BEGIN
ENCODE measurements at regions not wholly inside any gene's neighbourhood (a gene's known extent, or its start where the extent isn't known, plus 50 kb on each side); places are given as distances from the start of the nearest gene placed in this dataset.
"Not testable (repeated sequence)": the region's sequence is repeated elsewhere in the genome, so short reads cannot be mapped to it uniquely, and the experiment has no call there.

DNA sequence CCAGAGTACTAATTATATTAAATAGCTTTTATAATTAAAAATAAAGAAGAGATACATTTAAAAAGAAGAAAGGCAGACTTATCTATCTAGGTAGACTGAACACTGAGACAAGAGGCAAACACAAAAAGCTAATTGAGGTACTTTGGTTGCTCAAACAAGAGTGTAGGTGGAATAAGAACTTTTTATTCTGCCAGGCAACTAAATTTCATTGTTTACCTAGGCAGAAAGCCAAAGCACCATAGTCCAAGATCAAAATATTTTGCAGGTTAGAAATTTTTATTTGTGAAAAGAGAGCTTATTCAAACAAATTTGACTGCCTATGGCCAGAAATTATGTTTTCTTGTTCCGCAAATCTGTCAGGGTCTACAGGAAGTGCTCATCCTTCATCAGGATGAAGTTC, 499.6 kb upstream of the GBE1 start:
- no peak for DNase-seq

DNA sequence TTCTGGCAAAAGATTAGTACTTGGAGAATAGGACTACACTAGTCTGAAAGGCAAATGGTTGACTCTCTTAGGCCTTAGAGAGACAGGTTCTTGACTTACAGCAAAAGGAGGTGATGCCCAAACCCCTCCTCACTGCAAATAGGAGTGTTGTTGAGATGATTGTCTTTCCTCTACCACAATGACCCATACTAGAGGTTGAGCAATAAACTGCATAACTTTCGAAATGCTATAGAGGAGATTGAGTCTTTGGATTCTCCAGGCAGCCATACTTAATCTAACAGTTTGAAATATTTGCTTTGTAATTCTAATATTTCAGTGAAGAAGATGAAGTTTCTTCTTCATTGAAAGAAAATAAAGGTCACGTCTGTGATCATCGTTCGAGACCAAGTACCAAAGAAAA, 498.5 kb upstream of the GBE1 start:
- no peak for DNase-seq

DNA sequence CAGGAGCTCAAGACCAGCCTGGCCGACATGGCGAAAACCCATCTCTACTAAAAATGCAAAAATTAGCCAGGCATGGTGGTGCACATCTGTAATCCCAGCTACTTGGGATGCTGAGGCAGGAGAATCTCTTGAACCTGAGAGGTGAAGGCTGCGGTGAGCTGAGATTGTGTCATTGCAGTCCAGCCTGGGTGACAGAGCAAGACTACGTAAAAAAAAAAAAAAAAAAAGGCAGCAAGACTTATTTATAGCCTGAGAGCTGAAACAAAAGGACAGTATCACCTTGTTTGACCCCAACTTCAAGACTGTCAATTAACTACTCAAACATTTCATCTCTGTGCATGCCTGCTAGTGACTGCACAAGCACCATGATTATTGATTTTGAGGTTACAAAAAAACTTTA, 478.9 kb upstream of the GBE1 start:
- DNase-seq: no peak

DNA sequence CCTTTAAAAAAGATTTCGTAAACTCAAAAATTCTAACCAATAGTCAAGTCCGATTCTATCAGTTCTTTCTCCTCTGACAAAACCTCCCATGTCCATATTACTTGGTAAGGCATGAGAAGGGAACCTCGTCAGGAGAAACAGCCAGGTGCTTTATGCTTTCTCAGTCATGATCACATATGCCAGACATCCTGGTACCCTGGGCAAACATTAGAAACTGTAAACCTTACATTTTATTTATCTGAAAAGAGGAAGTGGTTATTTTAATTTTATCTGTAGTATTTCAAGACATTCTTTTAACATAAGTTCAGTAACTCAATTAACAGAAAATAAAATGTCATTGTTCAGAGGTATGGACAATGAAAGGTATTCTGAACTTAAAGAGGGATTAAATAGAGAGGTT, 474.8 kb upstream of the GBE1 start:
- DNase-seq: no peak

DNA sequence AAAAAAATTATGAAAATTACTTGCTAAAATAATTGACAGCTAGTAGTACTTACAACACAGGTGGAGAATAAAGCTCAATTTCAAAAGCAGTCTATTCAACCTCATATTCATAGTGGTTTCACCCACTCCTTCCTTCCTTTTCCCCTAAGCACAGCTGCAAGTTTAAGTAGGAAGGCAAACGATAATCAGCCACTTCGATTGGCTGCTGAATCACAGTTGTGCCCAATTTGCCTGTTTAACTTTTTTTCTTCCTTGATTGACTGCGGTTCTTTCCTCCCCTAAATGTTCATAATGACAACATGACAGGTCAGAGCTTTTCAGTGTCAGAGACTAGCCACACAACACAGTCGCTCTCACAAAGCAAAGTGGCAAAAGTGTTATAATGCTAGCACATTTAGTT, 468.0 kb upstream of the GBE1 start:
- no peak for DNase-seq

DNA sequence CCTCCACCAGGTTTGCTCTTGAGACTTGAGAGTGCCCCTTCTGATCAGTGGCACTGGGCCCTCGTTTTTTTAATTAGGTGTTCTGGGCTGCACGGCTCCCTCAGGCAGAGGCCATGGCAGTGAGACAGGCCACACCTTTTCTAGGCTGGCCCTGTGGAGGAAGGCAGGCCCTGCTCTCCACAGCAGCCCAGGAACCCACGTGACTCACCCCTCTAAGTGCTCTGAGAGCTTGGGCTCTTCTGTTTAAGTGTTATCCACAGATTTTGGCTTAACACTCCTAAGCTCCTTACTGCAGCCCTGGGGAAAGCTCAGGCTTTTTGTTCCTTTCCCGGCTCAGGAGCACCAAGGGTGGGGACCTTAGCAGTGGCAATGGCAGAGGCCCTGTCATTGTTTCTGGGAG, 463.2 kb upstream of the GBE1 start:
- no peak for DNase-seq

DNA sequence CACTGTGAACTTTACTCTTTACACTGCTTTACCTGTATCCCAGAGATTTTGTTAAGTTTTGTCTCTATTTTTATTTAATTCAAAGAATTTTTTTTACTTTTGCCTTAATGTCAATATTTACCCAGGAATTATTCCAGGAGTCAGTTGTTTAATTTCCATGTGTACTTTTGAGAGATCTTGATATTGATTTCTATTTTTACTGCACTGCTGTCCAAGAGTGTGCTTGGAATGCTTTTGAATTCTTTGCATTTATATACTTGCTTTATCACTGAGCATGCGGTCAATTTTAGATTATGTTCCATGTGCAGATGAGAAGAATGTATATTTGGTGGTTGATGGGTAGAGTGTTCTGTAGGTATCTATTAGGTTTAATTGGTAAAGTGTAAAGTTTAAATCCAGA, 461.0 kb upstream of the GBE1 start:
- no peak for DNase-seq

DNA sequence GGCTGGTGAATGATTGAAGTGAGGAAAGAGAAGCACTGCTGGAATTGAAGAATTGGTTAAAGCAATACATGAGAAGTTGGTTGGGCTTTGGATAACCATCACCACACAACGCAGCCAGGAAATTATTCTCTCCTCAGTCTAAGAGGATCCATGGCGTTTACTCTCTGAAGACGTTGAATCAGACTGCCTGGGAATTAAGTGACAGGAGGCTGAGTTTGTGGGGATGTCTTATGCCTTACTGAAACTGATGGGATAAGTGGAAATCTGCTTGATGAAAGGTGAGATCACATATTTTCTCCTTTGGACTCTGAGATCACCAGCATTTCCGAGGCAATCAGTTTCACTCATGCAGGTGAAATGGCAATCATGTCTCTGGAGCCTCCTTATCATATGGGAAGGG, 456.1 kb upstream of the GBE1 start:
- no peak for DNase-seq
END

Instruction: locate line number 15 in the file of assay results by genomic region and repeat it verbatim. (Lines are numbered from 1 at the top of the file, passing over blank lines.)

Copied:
DNA sequence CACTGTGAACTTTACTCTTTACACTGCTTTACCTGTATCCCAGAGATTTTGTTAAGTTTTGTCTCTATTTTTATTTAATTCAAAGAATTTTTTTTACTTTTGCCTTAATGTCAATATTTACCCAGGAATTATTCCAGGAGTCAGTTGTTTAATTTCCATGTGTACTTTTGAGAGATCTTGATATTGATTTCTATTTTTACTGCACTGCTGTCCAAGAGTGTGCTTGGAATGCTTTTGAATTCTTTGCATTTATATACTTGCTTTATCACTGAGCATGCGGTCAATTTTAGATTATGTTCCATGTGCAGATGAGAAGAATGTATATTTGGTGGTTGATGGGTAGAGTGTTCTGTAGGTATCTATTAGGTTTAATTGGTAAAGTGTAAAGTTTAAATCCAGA, 461.0 kb upstream of the GBE1 start: